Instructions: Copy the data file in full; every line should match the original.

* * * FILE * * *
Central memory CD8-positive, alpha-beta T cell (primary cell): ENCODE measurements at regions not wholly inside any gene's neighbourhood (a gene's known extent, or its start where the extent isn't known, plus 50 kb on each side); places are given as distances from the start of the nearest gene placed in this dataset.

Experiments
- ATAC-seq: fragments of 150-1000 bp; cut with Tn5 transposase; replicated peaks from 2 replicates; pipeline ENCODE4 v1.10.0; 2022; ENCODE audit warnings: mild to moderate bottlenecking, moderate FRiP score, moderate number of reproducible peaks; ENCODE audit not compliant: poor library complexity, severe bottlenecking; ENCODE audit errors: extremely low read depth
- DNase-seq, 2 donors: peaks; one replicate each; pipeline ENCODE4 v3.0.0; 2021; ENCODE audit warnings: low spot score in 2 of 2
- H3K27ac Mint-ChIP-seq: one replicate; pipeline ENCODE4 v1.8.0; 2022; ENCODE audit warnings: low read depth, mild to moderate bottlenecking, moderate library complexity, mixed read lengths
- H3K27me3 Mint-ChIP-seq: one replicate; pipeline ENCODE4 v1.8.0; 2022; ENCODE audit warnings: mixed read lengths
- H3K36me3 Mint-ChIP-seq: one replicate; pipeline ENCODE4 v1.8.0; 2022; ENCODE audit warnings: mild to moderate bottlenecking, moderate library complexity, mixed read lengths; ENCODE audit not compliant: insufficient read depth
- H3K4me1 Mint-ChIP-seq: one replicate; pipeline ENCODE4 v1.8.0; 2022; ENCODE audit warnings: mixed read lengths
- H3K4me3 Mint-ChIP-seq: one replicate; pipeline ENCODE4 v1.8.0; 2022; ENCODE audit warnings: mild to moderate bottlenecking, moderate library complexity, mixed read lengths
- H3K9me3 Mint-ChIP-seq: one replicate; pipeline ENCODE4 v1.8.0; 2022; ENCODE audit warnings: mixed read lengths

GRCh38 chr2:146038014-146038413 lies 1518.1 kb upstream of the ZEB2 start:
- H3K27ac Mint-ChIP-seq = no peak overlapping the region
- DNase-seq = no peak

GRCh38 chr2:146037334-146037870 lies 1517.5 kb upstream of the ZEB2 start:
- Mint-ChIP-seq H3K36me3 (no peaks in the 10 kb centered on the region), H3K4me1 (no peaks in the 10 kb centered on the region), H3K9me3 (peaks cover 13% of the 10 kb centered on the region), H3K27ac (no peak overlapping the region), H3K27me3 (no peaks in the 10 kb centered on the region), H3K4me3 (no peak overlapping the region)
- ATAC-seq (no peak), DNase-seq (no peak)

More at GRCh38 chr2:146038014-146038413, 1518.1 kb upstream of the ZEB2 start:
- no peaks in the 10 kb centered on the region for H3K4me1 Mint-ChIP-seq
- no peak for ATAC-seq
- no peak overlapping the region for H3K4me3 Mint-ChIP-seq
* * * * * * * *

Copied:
Central memory CD8-positive, alpha-beta T cell (primary cell): ENCODE measurements at regions not wholly inside any gene's neighbourhood (a gene's known extent, or its start where the extent isn't known, plus 50 kb on each side); places are given as distances from the start of the nearest gene placed in this dataset.

Experiments
- ATAC-seq: fragments of 150-1000 bp; cut with Tn5 transposase; replicated peaks from 2 replicates; pipeline ENCODE4 v1.10.0; 2022; ENCODE audit warnings: mild to moderate bottlenecking, moderate FRiP score, moderate number of reproducible peaks; ENCODE audit not compliant: poor library complexity, severe bottlenecking; ENCODE audit errors: extremely low read depth
- DNase-seq, 2 donors: peaks; one replicate each; pipeline ENCODE4 v3.0.0; 2021; ENCODE audit warnings: low spot score in 2 of 2
- H3K27ac Mint-ChIP-seq: one replicate; pipeline ENCODE4 v1.8.0; 2022; ENCODE audit warnings: low read depth, mild to moderate bottlenecking, moderate library complexity, mixed read lengths
- H3K27me3 Mint-ChIP-seq: one replicate; pipeline ENCODE4 v1.8.0; 2022; ENCODE audit warnings: mixed read lengths
- H3K36me3 Mint-ChIP-seq: one replicate; pipeline ENCODE4 v1.8.0; 2022; ENCODE audit warnings: mild to moderate bottlenecking, moderate library complexity, mixed read lengths; ENCODE audit not compliant: insufficient read depth
- H3K4me1 Mint-ChIP-seq: one replicate; pipeline ENCODE4 v1.8.0; 2022; ENCODE audit warnings: mixed read lengths
- H3K4me3 Mint-ChIP-seq: one replicate; pipeline ENCODE4 v1.8.0; 2022; ENCODE audit warnings: mild to moderate bottlenecking, moderate library complexity, mixed read lengths
- H3K9me3 Mint-ChIP-seq: one replicate; pipeline ENCODE4 v1.8.0; 2022; ENCODE audit warnings: mixed read lengths

GRCh38 chr2:146038014-146038413 lies 1518.1 kb upstream of the ZEB2 start:
- H3K27ac Mint-ChIP-seq = no peak overlapping the region
- DNase-seq = no peak

GRCh38 chr2:146037334-146037870 lies 1517.5 kb upstream of the ZEB2 start:
- Mint-ChIP-seq H3K36me3 (no peaks in the 10 kb centered on the region), H3K4me1 (no peaks in the 10 kb centered on the region), H3K9me3 (peaks cover 13% of the 10 kb centered on the region), H3K27ac (no peak overlapping the region), H3K27me3 (no peaks in the 10 kb centered on the region), H3K4me3 (no peak overlapping the region)
- ATAC-seq (no peak), DNase-seq (no peak)

More at GRCh38 chr2:146038014-146038413, 1518.1 kb upstream of the ZEB2 start:
- no peaks in the 10 kb centered on the region for H3K4me1 Mint-ChIP-seq
- no peak for ATAC-seq
- no peak overlapping the region for H3K4me3 Mint-ChIP-seq